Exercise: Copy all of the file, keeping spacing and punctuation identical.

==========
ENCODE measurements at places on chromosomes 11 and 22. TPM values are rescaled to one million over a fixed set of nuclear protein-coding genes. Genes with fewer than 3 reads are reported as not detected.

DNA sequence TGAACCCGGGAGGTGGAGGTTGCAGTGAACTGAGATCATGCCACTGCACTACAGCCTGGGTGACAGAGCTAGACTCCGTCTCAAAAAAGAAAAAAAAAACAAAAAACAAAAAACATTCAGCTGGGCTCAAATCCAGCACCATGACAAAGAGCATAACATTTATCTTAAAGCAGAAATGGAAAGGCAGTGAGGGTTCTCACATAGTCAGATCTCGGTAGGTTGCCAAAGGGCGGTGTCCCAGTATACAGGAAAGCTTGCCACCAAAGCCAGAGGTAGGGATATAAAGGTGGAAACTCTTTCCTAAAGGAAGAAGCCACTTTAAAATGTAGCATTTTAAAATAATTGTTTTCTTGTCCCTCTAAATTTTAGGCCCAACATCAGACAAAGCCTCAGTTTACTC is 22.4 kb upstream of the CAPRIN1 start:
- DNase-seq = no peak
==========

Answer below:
ENCODE measurements at places on chromosomes 11 and 22. TPM values are rescaled to one million over a fixed set of nuclear protein-coding genes. Genes with fewer than 3 reads are reported as not detected.

DNA sequence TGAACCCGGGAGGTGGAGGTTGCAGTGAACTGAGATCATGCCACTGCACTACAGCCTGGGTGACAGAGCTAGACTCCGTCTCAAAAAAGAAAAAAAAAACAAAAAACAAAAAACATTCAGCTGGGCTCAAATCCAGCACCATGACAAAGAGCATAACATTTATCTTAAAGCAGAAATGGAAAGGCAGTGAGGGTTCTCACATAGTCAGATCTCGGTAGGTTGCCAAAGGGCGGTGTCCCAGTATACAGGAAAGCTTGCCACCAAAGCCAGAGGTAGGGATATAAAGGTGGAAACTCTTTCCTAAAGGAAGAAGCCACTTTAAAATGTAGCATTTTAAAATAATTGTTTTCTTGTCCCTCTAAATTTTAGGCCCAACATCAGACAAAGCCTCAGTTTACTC is 22.4 kb upstream of the CAPRIN1 start:
- DNase-seq = no peak